Friday, 31 December 2010

happy new year!

Well we're on the brink of 2011 & I need to begin to surface after Christmas. I love this particular Banksy and have been thinking a little about it over the last couple of weeks. The last I heard, 1 in every 8 pounds spent in the UK was spent at Tesco's - nothing particular against Tesco's as it's actually our own 'corner shop', but the power of the few seems to be a growing phenomena. So, on the brink of another year, I'm wondering where we're going next?
I'm wondering about this in church terms too. I've recently begun to look at the statistics, so far, gathered as a result of the October collection of figures. My first reaction has been a temptation to sink into a sea of despondency as I genuinely anticipated them looking better in the West at least. However, the figures are down again in such a way as suggests our Baptist  churches are still shrinking in numerical terms, however anyone wishes to massage the figures. The outlook is not great either - looking at the percentage of those 75+ among our congregations.
The Voyage of the Dawn Treader was great, which we saw in 3D Christmas week. Still didn't manage to see Of Gods and Men, so Glen Marshall will be disappointed, but I'm grateful for his enthusiastic commendation and will get there as soon as.
Absolutely loved The Nativity on BBC. Not read any reviews - must do that, but not really had time. For me, it brought a number of things to life - yep, I know it's not necessarily accurate, but if it brought me to tears having lived through 30+ years as a Christian, it must have something to commend it. More importantly, I'm sure it must have spoken powerfully to many other people to whom the story of Jesus' birth has previously been unaccessible.
Shopped till we dropped today - would hate to give anyone the impression I'm not caught up in the material pre VAT increase frenzy - it's incarnational is my excuse!

Friday, 17 December 2010

small, simple church

I'm really suspecting more momentum for church planting is bubbling up from a smaller base than we've been used to in the past. I've met and keep meeting more people who are looking to have a go at something new. One of the barriers is clearly the leadership of those in their current churches it seems and we need, generally, to gain a bigger capacity of heart for what God is doing among us is my take. Of course, it's easy for me to say this as I'm no longer feeling that tension as a local church leader between wanting to build the whole group and releasing people into something potentially at a tangent. What I am finding, however, is I'm a useful broker between those with a creative missional energy and their leadership.
Two conversations I've enjoyed in the last week:
One with a vicar where I went into the meeting thinking the message was 'this is our village, keep out' and came out with a very real sense of partnership and co-operation.
The other was talking to someone involved in planting in persecuted countries who received a message whilst we spoke saying someone had been killed in one the churches on Iraq. It's such a message, which makes you realise we're in such a different place here. Great on the one hand, but complacent with it.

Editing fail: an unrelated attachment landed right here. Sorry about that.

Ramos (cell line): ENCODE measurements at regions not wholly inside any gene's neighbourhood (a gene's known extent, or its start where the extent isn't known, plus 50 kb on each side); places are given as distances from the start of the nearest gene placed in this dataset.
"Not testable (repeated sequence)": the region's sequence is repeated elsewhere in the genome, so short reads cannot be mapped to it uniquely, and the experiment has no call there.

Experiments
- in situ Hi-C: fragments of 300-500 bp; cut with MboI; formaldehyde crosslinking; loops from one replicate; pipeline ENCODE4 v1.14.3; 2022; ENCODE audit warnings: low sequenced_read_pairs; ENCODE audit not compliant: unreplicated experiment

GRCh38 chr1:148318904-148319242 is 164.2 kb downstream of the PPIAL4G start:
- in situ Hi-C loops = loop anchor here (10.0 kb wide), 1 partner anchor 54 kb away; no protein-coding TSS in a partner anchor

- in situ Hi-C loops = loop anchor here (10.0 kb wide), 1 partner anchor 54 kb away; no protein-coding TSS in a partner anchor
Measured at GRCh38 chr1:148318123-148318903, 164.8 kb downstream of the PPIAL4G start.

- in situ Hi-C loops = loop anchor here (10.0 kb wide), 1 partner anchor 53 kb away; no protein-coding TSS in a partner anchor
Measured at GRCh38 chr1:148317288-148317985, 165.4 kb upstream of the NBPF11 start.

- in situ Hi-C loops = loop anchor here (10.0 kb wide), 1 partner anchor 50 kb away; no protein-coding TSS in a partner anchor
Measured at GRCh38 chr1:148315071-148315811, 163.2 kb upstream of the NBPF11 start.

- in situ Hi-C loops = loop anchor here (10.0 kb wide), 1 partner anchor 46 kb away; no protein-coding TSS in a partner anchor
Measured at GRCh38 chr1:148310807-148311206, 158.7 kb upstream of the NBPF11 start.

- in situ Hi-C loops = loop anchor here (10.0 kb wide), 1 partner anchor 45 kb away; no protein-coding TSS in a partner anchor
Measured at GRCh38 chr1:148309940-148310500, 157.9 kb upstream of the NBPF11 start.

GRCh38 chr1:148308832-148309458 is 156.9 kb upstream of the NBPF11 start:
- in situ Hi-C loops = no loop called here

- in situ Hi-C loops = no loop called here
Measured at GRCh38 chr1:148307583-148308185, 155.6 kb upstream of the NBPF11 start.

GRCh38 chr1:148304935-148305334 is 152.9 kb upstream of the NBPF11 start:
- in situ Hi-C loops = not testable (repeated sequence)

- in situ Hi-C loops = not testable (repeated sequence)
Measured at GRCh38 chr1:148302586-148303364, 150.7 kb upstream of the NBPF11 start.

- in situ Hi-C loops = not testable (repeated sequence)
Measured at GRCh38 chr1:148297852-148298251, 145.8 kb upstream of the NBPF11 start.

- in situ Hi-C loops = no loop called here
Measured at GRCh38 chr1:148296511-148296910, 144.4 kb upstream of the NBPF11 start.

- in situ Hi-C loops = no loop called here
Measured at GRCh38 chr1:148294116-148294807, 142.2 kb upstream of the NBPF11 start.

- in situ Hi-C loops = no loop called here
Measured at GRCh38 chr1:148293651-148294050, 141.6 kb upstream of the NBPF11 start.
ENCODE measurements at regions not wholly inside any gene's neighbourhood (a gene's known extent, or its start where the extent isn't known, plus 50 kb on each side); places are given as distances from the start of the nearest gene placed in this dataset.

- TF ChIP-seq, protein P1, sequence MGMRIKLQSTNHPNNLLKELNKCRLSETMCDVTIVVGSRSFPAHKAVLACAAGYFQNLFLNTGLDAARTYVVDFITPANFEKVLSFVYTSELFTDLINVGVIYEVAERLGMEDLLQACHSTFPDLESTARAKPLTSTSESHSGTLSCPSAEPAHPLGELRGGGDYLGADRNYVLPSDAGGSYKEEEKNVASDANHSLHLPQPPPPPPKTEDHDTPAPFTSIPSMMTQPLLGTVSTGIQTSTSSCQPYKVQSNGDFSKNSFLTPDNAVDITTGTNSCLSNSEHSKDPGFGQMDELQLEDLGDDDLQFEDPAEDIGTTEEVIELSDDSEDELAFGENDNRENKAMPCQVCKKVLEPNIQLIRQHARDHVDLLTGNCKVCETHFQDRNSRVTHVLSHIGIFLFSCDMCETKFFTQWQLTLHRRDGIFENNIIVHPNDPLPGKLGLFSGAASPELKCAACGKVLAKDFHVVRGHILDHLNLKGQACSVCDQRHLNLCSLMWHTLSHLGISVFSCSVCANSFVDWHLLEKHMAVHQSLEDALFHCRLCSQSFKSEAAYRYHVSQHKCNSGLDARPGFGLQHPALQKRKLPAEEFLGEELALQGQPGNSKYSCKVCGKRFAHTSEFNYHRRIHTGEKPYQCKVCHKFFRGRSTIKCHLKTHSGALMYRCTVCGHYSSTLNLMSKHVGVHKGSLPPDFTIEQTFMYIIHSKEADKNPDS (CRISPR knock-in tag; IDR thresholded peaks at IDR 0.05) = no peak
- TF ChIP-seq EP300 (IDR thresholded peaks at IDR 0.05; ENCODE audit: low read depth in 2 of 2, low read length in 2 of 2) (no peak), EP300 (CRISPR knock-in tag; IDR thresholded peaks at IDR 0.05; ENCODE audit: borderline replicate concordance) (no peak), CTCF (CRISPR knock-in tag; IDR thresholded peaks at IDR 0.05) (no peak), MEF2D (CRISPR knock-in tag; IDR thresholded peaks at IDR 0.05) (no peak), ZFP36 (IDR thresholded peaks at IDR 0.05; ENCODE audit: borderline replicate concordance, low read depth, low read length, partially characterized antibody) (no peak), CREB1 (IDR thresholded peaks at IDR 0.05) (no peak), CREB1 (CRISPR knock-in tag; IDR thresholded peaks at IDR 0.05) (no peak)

Thursday, 9 December 2010

Most of my inspiration this advent has come from two particular friends:
      Simeon who I know no more than anyone else and what I read in Luke chapter two.
      Geoff Colmer who told me something about the nature of all good musical composition.

Simeon, it strikes me, lived in hopeful imagination. We simply know how others viewed him – ‘a good man, a man who lived in the prayerful expectancy of help for Israel.’
He waited … patiently, hopefully, righteously…. but he lived out his life in that place of creative tension. The word was now, but not yet. The tension it created in him was only resolved when he held the tiny Jesus in his arms – ‘you now release your servant; release me in peace as you promised.’

Geoff explained recently how any decent musical composition, (whether it be Humpty, Dumpty, or a Wagner Opera, which were the two examples he used) works with a dynamic built around three elements:

Equilibrium – ‘Humpty, Dumpty sat on a wall’
Tension – ‘Humpty, Dumpty had a great fall’, then (sing it out loud or in your head because it gets worse ….) ‘All the kings horses and all the kings men’.
Resolution – ‘Couldn’t put Humpty together again.’

The thing, which struck me especially, is without the tension, conflict, anxiety music lacks dynamism and movement.
I remember when more involved with counselling individuals and couples, so often hearing how ‘last week’ (ie their counselling session with me) had ‘made things far worse’. My response was always ‘that’s very good’. The thing I discovered was things usually had to get worse before they could get better – the tension had to increase. Only when we dare to confront the reality of submerged emotion and repressed feeling do we invariably get close to the real issues, or the resolution people despair for seeking after in grief.

There is no Christmas story of any eternal significance without an Easter story.
There is no resolution without tension.
There is no resurrection without a cross.
There is no Christmas worth having without an advent of the tension of waiting, the frustration of preparation, the infuriating nature of listening, the pain of unrealised hope.

The tree was my favourite image of those I took driving home yesterday. It was absolutely freezing, just getting out of the car to take the photo. A solitary tree waiting for spring.

You may want to look at where today's post is duplicated. This is a regular advent blog, which a whole variety of bloggers contribute to each year.